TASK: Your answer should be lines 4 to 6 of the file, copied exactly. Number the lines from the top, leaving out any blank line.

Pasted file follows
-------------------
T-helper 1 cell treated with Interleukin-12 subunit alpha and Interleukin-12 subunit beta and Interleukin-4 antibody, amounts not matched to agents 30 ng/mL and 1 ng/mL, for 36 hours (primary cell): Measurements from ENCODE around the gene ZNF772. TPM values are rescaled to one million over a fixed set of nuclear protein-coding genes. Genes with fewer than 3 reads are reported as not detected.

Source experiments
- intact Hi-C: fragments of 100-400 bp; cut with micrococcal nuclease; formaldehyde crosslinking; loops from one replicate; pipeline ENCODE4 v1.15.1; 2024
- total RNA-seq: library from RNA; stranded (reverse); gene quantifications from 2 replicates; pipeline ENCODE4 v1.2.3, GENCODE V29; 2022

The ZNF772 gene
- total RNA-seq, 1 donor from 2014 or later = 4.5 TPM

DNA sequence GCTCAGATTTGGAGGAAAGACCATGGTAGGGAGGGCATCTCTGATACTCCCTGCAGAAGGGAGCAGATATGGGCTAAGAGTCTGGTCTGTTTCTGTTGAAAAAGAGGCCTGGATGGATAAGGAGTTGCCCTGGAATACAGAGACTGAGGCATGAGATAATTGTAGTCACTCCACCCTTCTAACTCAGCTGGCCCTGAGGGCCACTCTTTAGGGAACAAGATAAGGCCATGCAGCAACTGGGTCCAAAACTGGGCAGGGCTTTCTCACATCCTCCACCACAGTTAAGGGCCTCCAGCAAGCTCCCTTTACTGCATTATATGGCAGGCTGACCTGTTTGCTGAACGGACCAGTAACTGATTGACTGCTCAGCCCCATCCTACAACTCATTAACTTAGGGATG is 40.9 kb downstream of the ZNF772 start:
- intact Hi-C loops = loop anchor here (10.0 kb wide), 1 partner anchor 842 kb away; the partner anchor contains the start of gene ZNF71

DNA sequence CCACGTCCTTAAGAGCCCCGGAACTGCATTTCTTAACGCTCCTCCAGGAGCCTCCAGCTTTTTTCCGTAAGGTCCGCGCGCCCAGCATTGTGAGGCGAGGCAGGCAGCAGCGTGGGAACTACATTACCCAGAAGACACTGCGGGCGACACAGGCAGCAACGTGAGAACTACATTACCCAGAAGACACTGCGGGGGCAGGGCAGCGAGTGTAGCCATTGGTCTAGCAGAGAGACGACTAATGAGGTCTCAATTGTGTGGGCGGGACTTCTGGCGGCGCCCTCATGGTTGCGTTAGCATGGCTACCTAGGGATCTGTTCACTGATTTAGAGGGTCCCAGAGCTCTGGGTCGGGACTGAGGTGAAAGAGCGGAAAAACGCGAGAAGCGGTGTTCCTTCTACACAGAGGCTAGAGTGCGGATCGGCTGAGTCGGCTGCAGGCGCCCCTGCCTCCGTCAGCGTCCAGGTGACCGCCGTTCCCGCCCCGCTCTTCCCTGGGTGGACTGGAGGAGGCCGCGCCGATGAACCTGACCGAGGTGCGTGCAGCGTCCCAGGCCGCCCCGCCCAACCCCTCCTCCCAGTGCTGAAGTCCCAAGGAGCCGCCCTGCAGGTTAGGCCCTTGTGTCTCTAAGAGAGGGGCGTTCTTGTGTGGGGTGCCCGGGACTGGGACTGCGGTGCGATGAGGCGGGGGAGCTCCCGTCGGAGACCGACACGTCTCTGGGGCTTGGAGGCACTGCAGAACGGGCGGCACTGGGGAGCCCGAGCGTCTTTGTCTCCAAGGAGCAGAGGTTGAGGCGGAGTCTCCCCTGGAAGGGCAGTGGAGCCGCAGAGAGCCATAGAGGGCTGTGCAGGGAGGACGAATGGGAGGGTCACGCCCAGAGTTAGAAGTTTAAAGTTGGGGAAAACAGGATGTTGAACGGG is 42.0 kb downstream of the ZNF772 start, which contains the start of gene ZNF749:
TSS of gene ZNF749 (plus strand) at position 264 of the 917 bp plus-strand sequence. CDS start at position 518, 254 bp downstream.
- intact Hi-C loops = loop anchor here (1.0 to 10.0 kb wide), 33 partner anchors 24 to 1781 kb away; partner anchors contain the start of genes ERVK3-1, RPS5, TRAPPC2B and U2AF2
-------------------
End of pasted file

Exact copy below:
- total RNA-seq: library from RNA; stranded (reverse); gene quantifications from 2 replicates; pipeline ENCODE4 v1.2.3, GENCODE V29; 2022

The ZNF772 gene
- total RNA-seq, 1 donor from 2014 or later = 4.5 TPM